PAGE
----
Question of the Week

We have several clinical departments that have either weak chairs or chairs who are there entirely by “default” and really seem to have very little interest in the position.  Our support staff then have to spend a significant amount of their time chasing down these chairs for the documentation and other input they are required to provide into our processes – which takes these folks away from their own functions.  Department chairs are relied upon to perform a really important role.  How can we get stronger leaders interested?

In many hospitals, it has been traditional to rotate the department chair position so that everyone gets (or is forced to take?) their turn.  However, not every physician, quite frankly, has an aptitude for, or interest in, medical staff leadership.  One answer might be to develop stronger qualifications for serving in medical staff leadership roles, including officers and department chairs, and to provide compensation for these roles.  Another question to ask is if there are too many departments.  Consider consolidating departments.  By having fewer positions to fill, you then have a larger pool of qualified people who want to serve.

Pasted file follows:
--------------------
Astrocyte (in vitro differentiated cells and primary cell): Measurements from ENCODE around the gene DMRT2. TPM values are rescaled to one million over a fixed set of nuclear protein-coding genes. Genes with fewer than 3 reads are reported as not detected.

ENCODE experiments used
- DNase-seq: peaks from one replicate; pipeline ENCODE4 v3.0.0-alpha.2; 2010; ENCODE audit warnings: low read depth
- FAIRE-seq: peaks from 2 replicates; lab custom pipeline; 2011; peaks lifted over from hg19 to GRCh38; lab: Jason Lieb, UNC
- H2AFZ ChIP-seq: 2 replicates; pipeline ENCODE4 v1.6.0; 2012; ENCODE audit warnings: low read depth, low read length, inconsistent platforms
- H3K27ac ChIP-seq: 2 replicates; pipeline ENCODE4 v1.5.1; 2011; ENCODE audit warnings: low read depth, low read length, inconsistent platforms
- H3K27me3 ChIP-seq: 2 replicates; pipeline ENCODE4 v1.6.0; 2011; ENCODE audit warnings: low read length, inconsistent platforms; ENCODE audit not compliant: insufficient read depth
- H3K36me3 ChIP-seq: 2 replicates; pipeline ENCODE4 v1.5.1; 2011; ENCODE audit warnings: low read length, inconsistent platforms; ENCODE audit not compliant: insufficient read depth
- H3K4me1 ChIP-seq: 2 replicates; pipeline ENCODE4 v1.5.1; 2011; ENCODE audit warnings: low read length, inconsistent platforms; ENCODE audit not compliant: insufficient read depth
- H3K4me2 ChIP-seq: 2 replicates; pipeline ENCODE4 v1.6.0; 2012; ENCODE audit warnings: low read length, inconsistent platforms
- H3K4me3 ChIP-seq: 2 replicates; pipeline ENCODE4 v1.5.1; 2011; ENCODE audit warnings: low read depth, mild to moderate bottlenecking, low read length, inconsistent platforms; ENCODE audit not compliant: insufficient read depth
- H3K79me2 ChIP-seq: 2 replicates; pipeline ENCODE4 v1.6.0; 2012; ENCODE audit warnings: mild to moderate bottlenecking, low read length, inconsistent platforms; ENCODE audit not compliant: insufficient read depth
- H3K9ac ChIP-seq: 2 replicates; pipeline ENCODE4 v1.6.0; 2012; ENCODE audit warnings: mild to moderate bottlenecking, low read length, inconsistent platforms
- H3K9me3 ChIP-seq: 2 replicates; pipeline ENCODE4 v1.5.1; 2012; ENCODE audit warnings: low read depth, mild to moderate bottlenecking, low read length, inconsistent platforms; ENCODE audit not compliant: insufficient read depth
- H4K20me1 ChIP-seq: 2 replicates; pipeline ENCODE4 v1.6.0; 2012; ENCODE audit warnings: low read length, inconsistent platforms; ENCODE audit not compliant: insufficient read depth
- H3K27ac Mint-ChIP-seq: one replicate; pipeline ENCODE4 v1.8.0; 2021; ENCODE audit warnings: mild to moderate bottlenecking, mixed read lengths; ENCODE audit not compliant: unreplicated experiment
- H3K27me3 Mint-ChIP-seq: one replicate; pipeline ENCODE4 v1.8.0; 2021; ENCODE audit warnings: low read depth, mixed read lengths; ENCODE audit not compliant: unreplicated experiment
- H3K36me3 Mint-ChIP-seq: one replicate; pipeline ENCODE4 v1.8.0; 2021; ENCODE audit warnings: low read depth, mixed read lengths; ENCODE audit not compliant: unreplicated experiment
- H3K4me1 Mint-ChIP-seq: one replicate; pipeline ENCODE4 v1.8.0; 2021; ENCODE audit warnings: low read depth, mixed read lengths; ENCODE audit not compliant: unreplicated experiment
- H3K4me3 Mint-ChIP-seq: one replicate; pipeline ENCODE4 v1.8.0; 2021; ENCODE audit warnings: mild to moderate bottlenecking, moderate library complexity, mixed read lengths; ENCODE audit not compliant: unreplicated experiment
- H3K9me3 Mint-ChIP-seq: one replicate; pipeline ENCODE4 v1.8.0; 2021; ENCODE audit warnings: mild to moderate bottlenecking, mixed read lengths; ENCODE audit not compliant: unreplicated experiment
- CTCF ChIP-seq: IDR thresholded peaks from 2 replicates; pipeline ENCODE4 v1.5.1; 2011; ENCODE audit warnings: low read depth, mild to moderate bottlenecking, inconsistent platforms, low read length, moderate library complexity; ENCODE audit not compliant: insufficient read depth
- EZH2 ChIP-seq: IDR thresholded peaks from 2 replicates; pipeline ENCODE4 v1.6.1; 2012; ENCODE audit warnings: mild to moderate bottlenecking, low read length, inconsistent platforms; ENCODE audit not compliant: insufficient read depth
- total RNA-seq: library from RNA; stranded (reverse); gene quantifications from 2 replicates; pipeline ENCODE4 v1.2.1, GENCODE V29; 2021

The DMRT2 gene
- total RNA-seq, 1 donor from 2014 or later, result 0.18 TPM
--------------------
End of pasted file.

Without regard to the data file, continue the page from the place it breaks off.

That said, one of the biggest changes that we have seen in medical staff leadership in the recent past (and one which we now recommend strongly!) is to eliminate the use of “ad hoc” nominating committees for identifying medical staff leaders – whether they be officers, department chairs, or committee chairs – and the movement toward a standing committee dedicated to leadership development and succession planning that meets throughout the year.  Having a standing committee in place allows the leadership to take a more comprehensive look at the medical staff, identifying new members who might make good leaders in the future – giving them time for training, education, and development.